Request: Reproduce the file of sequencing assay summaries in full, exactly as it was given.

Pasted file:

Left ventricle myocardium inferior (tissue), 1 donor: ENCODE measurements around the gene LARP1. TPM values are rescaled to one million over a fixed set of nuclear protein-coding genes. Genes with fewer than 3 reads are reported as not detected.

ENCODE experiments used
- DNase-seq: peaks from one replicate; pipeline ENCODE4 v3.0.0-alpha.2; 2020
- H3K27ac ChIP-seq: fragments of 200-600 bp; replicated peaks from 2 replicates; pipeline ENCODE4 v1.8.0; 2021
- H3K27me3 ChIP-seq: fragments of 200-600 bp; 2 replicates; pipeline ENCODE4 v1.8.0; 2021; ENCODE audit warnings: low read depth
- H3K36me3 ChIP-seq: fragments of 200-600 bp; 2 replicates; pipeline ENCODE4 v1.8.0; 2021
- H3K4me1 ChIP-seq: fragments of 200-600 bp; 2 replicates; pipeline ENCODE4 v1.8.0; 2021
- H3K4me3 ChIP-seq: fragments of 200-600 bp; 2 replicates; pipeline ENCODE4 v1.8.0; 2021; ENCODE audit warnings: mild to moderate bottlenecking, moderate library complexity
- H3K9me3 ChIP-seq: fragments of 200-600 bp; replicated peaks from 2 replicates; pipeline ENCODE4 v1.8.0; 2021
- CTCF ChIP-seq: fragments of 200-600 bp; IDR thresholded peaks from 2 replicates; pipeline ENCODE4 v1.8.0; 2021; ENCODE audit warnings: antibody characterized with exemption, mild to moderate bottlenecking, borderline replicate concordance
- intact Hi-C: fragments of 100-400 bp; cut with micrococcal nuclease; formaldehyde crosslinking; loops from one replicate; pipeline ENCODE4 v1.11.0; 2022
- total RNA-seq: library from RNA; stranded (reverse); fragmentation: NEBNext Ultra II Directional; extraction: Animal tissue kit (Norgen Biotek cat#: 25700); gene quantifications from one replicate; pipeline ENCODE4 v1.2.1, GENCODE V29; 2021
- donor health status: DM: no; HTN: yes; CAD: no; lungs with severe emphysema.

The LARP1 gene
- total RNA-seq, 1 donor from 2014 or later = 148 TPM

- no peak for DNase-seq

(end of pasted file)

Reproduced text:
Left ventricle myocardium inferior (tissue), 1 donor: ENCODE measurements around the gene LARP1. TPM values are rescaled to one million over a fixed set of nuclear protein-coding genes. Genes with fewer than 3 reads are reported as not detected.

ENCODE experiments used
- DNase-seq: peaks from one replicate; pipeline ENCODE4 v3.0.0-alpha.2; 2020
- H3K27ac ChIP-seq: fragments of 200-600 bp; replicated peaks from 2 replicates; pipeline ENCODE4 v1.8.0; 2021
- H3K27me3 ChIP-seq: fragments of 200-600 bp; 2 replicates; pipeline ENCODE4 v1.8.0; 2021; ENCODE audit warnings: low read depth
- H3K36me3 ChIP-seq: fragments of 200-600 bp; 2 replicates; pipeline ENCODE4 v1.8.0; 2021
- H3K4me1 ChIP-seq: fragments of 200-600 bp; 2 replicates; pipeline ENCODE4 v1.8.0; 2021
- H3K4me3 ChIP-seq: fragments of 200-600 bp; 2 replicates; pipeline ENCODE4 v1.8.0; 2021; ENCODE audit warnings: mild to moderate bottlenecking, moderate library complexity
- H3K9me3 ChIP-seq: fragments of 200-600 bp; replicated peaks from 2 replicates; pipeline ENCODE4 v1.8.0; 2021
- CTCF ChIP-seq: fragments of 200-600 bp; IDR thresholded peaks from 2 replicates; pipeline ENCODE4 v1.8.0; 2021; ENCODE audit warnings: antibody characterized with exemption, mild to moderate bottlenecking, borderline replicate concordance
- intact Hi-C: fragments of 100-400 bp; cut with micrococcal nuclease; formaldehyde crosslinking; loops from one replicate; pipeline ENCODE4 v1.11.0; 2022
- total RNA-seq: library from RNA; stranded (reverse); fragmentation: NEBNext Ultra II Directional; extraction: Animal tissue kit (Norgen Biotek cat#: 25700); gene quantifications from one replicate; pipeline ENCODE4 v1.2.1, GENCODE V29; 2021
- donor health status: DM: no; HTN: yes; CAD: no; lungs with severe emphysema.

The LARP1 gene
- total RNA-seq, 1 donor from 2014 or later = 148 TPM

- no peak for DNase-seq